A couple things have been well established and documented on Haus of Guns over the past 15 months.
- I do gun reviews of all sorts.
- I love rimfires… of all sorts.
- I’ve given Ruger a hard time for what appears to be blatant mimicry of other company’s gun designs… LCP = Keltec P3AT, American Rifle = Savage Edge/Axis Rifle, and now the SR22 = Walther P22. It’s not just me that sees this right?
So, you can imagine my sluggishness when it came to holding off on publishing my “Ruger Rimfires” video and post from SHOT Show Media Day at the Range. The rangemaster for the rimfire table was grumpy and short, not very accommodating at all, AND the LCR-22, SP101-22 and SR22 all seemed forgettable in my mind at best. I’m not being a jerk, that’s honestly how I felt though the SP101 in .22 Long Rifle is now on my short list of rimfire revolvers I’d like to add to my collection for introducing new shooters and plinking.
I want to be objective in my gun reviews while not being negative. Which is why I waited to post the Ruger Rimfire Roundup from SHOT… until I got one of these guns in my hand for a full review. Then I can be objective and see past how they look. What’s my final impression after spending an afternoon with their new Ruger SR22 rimfire pistol? Actually I’m impressed. That’s it. Reliability was outstanding with the 6 different types of ammo (CCI Mini Mag, CCI Stinger, Remington Subsonic, Winchester Super X, Federal Lightning, Remington Golden Bullet) we tested for accuracy.. The DA/SA trigger has a long reset in either setting, but is easy to predict and is very comfortable with a clean break in single action. The safety and magazine release button are both ambidextrous and the safety also serves as a decocker which I was both surprised and impressed with. The slide release gave us a couple of issues when it came to releasing and sending a round into battery, but being that it was the only feature on the gun that wasn’t ambidextrous I’m assuming Ruger would prefer shooters use the slingshot method to release the slide (visual info in video).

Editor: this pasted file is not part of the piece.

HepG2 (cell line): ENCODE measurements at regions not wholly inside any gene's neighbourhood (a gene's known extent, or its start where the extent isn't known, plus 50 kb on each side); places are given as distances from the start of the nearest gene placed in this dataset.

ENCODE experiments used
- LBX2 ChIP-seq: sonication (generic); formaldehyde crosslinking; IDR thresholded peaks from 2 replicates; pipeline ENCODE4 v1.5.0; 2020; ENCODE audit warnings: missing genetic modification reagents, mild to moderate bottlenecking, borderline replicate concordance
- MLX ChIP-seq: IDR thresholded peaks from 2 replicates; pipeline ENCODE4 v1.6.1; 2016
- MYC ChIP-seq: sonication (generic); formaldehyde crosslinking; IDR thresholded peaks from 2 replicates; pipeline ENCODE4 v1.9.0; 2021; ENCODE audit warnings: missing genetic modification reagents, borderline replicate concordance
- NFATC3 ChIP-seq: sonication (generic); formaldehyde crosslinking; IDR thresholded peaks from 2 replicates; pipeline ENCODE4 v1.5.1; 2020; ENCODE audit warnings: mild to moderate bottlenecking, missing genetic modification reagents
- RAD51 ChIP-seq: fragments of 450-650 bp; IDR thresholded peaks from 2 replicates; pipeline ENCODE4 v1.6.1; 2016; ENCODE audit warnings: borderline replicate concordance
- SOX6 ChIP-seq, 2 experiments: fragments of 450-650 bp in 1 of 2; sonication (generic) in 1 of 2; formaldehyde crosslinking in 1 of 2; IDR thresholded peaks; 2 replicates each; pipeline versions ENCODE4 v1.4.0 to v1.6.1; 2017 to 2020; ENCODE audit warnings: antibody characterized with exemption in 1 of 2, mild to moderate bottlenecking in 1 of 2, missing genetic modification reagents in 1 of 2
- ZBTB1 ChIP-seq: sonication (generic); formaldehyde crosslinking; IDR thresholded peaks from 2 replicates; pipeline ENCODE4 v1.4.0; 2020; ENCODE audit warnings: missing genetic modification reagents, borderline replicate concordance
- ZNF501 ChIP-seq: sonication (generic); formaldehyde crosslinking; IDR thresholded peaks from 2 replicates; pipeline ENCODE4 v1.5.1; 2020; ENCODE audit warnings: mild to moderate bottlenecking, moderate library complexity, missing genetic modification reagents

Other frills include the removable grip sleeve both in skinny and less skinny sizes (would still like one more a bit fatter for larger hands), a fully adjustable rear sight, AND a picatinny rail (yes on a .22) in front of the trigger guard. Takedown is also an awful lot like the P22 and upon dropping the takedown lever on the under side of the frame in the trigger guard I found out the barrel is fixed to the frame much like the Walthers namely the PPK made famous by Ian Fleming’s “Bond” series of novels as his chosen pistol. Disassembly was a cinch to master with a couple of repetitions and cleaning was a breeze too.
Like many .22 rimfire auto pistols the SR22’s magazines are single stack and are equipped with a “button” on each side of the follower so the user can lower it manually and easily insert rounds for speedy reloading. And as fast as you’ll go through .22 ammo with this bad boy, you’ll be thankful it’s there. The first time out with this pistol we ran 200 trouble free rounds through it. Accuracy-wise it preferred the Winchester Super X hands down, but it was accurate enough with all six brands we tested and reliability was the same across the board minus the small question mark about the slide release.
At just over $300 retail, the durable design of this little pistol coupled with it’s comfort, reliability, accuracy and ambidextrous features make it an outstanding option for cheap rimfire trigger time and for introducing young marksmen and new shooters to the game. Would I recommend the Ruger SR22 as a good value to someone interested in this type of pistol at this price point?
Can’t believe I’m saying this, but to answer your question, YES… hands down this is an outstanding value and another excellent entry into the auto rimfire pistol world from Ruger. The SR22 gets two thumbs up from the Haus of Guns crew.
H.o.G. on Instagram